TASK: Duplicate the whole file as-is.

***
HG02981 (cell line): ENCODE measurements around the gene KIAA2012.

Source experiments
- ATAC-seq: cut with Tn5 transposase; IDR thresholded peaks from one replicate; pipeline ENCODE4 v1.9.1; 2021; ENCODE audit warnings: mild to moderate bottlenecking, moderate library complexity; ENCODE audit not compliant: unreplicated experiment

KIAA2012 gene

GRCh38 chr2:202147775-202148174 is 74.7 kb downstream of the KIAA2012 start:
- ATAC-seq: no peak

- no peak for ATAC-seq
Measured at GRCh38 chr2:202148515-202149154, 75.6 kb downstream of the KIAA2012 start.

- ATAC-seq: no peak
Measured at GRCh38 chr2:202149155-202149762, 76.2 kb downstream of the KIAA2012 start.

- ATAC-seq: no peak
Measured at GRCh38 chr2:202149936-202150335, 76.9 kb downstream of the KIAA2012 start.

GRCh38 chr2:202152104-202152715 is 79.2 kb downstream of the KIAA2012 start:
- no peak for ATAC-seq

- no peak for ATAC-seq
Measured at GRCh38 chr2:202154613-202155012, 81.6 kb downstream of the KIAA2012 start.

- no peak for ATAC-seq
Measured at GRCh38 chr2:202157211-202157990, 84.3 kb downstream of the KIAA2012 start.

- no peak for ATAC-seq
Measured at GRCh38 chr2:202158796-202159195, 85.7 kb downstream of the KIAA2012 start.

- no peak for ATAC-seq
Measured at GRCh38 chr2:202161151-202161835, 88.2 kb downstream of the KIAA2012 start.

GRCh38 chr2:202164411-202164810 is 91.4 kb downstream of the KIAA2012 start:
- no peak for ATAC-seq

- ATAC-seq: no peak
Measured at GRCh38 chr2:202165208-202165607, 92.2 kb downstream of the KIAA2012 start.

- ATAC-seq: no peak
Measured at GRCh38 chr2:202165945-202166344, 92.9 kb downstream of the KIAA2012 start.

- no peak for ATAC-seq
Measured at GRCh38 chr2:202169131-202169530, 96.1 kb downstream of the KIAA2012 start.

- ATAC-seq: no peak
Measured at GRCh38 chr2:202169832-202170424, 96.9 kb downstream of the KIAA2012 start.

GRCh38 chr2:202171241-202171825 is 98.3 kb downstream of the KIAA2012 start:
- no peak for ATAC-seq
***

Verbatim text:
HG02981 (cell line): ENCODE measurements around the gene KIAA2012.

Source experiments
- ATAC-seq: cut with Tn5 transposase; IDR thresholded peaks from one replicate; pipeline ENCODE4 v1.9.1; 2021; ENCODE audit warnings: mild to moderate bottlenecking, moderate library complexity; ENCODE audit not compliant: unreplicated experiment

KIAA2012 gene

GRCh38 chr2:202147775-202148174 is 74.7 kb downstream of the KIAA2012 start:
- ATAC-seq: no peak

- no peak for ATAC-seq
Measured at GRCh38 chr2:202148515-202149154, 75.6 kb downstream of the KIAA2012 start.

- ATAC-seq: no peak
Measured at GRCh38 chr2:202149155-202149762, 76.2 kb downstream of the KIAA2012 start.

- ATAC-seq: no peak
Measured at GRCh38 chr2:202149936-202150335, 76.9 kb downstream of the KIAA2012 start.

GRCh38 chr2:202152104-202152715 is 79.2 kb downstream of the KIAA2012 start:
- no peak for ATAC-seq

- no peak for ATAC-seq
Measured at GRCh38 chr2:202154613-202155012, 81.6 kb downstream of the KIAA2012 start.

- no peak for ATAC-seq
Measured at GRCh38 chr2:202157211-202157990, 84.3 kb downstream of the KIAA2012 start.

- no peak for ATAC-seq
Measured at GRCh38 chr2:202158796-202159195, 85.7 kb downstream of the KIAA2012 start.

- no peak for ATAC-seq
Measured at GRCh38 chr2:202161151-202161835, 88.2 kb downstream of the KIAA2012 start.

GRCh38 chr2:202164411-202164810 is 91.4 kb downstream of the KIAA2012 start:
- no peak for ATAC-seq

- ATAC-seq: no peak
Measured at GRCh38 chr2:202165208-202165607, 92.2 kb downstream of the KIAA2012 start.

- ATAC-seq: no peak
Measured at GRCh38 chr2:202165945-202166344, 92.9 kb downstream of the KIAA2012 start.

- no peak for ATAC-seq
Measured at GRCh38 chr2:202169131-202169530, 96.1 kb downstream of the KIAA2012 start.

- ATAC-seq: no peak
Measured at GRCh38 chr2:202169832-202170424, 96.9 kb downstream of the KIAA2012 start.

GRCh38 chr2:202171241-202171825 is 98.3 kb downstream of the KIAA2012 start:
- no peak for ATAC-seq